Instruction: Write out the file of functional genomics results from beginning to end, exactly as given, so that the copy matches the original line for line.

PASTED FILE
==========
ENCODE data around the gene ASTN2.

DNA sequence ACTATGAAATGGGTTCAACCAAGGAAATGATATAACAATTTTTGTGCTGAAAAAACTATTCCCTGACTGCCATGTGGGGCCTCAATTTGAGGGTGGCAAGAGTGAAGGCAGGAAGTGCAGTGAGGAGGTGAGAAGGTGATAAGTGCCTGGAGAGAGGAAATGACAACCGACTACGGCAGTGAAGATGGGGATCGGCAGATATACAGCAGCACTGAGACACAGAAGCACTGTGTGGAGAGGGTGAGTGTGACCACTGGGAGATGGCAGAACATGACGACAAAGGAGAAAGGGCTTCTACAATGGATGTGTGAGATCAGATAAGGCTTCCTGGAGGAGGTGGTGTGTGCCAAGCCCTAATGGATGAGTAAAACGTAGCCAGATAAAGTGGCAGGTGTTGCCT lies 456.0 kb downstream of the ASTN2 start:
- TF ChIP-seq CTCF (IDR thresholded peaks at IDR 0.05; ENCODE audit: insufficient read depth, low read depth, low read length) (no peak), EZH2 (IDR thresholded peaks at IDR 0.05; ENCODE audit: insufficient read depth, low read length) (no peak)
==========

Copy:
ENCODE data around the gene ASTN2.

DNA sequence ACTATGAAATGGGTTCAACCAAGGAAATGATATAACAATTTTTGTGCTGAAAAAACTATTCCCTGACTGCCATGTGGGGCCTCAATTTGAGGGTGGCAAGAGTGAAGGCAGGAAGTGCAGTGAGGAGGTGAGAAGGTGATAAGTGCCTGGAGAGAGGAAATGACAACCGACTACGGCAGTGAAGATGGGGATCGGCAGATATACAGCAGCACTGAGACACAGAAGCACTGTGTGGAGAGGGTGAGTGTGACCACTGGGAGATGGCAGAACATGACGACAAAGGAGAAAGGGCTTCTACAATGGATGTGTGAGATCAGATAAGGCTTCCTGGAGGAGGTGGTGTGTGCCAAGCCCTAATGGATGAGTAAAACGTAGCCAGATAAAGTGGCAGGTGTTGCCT lies 456.0 kb downstream of the ASTN2 start:
- TF ChIP-seq CTCF (IDR thresholded peaks at IDR 0.05; ENCODE audit: insufficient read depth, low read depth, low read length) (no peak), EZH2 (IDR thresholded peaks at IDR 0.05; ENCODE audit: insufficient read depth, low read length) (no peak)